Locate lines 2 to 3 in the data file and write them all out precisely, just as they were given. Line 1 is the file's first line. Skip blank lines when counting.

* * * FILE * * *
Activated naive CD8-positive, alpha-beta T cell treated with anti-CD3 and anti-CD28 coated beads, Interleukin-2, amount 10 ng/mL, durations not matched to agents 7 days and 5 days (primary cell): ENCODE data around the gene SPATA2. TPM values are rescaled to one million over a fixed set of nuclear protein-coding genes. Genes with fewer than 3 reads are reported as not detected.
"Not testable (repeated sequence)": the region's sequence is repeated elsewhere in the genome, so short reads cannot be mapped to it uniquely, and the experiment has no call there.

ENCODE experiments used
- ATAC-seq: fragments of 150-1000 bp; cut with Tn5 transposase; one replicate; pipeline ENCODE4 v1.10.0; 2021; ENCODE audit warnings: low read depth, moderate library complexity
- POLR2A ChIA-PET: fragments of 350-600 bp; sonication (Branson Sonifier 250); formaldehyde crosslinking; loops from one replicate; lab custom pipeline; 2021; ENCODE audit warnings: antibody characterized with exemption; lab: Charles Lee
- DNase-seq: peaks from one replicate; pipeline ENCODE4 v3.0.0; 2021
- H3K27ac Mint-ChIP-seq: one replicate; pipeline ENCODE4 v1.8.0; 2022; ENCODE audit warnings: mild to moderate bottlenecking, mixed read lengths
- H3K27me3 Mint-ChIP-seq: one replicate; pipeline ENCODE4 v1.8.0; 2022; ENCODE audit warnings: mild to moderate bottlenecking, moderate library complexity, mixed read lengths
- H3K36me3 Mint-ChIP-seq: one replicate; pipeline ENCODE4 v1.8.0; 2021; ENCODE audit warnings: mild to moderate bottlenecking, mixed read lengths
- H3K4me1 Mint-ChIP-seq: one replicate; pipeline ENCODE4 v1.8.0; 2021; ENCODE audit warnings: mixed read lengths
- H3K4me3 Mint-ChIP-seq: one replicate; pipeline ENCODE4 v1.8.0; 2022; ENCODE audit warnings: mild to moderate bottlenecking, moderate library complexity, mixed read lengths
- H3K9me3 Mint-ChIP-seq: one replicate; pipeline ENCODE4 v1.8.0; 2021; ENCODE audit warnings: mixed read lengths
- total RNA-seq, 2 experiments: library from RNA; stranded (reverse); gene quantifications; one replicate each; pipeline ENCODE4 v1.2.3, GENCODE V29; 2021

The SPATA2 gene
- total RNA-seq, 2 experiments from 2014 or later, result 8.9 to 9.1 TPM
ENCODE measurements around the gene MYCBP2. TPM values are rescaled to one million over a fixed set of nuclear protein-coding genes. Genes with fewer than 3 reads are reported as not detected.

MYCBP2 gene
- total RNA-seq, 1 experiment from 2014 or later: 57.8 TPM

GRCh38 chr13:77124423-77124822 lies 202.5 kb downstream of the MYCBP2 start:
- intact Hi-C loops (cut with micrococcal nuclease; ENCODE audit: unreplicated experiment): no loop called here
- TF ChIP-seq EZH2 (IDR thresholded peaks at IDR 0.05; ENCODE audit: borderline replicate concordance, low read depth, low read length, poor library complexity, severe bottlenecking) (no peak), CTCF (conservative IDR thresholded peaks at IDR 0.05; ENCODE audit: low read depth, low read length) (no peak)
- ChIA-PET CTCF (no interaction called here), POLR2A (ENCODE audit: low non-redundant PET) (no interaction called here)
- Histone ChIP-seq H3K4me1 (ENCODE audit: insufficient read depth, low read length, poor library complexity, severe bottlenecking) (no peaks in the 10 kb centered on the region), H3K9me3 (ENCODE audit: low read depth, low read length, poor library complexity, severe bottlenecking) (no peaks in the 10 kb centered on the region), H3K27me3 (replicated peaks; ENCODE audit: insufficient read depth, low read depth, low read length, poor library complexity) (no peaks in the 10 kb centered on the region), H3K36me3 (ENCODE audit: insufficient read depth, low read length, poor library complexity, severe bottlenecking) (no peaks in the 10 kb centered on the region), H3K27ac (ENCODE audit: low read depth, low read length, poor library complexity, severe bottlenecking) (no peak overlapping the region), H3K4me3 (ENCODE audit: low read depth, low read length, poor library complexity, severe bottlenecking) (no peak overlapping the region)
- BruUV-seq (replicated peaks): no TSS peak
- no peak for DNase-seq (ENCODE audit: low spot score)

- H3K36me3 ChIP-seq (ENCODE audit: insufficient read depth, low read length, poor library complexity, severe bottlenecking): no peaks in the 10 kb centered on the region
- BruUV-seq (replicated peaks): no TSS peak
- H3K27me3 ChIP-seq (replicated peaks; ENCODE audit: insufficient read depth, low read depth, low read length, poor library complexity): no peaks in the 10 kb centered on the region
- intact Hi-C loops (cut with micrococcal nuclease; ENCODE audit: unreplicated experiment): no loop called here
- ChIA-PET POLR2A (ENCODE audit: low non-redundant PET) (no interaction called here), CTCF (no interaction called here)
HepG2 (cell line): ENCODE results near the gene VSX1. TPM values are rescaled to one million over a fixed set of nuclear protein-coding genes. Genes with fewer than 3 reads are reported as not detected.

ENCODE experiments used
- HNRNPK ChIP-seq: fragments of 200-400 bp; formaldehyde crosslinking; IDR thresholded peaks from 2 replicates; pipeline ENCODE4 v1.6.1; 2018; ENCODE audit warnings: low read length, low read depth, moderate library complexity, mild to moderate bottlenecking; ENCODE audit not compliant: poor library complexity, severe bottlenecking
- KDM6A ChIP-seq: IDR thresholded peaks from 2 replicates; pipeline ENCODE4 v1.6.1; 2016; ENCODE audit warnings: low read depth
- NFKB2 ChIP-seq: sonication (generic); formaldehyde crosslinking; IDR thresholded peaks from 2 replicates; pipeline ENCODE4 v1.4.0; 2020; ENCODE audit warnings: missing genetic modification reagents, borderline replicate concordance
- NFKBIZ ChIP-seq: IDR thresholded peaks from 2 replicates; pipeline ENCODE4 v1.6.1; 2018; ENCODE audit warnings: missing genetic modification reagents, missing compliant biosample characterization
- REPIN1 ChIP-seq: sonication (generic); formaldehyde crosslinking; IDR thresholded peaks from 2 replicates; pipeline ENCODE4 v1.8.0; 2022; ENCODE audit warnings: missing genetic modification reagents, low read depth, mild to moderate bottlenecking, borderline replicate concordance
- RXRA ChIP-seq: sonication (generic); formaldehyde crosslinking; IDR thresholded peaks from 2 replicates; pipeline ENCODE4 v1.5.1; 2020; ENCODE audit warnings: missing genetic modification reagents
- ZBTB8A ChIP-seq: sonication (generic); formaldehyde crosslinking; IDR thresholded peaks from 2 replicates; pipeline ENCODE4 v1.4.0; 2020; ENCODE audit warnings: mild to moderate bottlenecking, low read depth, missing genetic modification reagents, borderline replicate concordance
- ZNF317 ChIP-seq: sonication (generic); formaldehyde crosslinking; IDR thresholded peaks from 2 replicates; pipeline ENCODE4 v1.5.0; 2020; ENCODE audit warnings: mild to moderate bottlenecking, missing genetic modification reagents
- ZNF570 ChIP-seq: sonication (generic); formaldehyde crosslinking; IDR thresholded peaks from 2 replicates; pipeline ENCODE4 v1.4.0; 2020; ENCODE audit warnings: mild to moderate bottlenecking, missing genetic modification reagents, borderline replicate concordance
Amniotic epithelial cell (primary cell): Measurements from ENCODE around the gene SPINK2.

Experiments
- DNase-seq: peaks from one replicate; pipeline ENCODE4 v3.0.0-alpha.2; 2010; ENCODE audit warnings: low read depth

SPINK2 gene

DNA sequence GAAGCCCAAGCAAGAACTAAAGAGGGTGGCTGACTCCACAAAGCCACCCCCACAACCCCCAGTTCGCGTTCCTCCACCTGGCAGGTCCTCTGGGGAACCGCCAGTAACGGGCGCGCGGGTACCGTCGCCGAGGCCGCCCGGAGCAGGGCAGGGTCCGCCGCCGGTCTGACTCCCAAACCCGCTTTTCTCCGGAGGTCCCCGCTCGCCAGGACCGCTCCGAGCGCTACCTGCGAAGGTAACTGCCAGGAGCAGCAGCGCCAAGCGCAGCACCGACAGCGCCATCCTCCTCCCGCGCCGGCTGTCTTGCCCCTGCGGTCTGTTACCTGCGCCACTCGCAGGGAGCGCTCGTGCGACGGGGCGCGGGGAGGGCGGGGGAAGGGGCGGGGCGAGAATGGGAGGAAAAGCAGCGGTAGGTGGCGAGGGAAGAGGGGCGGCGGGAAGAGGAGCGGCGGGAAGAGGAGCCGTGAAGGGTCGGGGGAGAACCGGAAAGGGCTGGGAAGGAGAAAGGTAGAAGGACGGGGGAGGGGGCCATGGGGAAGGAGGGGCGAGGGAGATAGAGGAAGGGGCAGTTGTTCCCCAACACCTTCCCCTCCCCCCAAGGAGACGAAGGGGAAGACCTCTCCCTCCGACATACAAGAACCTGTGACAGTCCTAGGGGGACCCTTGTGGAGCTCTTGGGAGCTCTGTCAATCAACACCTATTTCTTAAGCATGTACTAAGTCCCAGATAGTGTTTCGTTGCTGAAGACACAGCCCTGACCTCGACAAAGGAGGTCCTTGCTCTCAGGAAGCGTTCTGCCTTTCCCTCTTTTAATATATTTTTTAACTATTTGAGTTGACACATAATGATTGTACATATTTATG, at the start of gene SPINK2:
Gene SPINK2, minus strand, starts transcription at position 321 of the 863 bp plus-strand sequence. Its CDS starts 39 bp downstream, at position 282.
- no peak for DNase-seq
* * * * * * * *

"Not testable (repeated sequence)": the region's sequence is repeated elsewhere in the genome, so short reads cannot be mapped to it uniquely, and the experiment has no call there.

ENCODE experiments used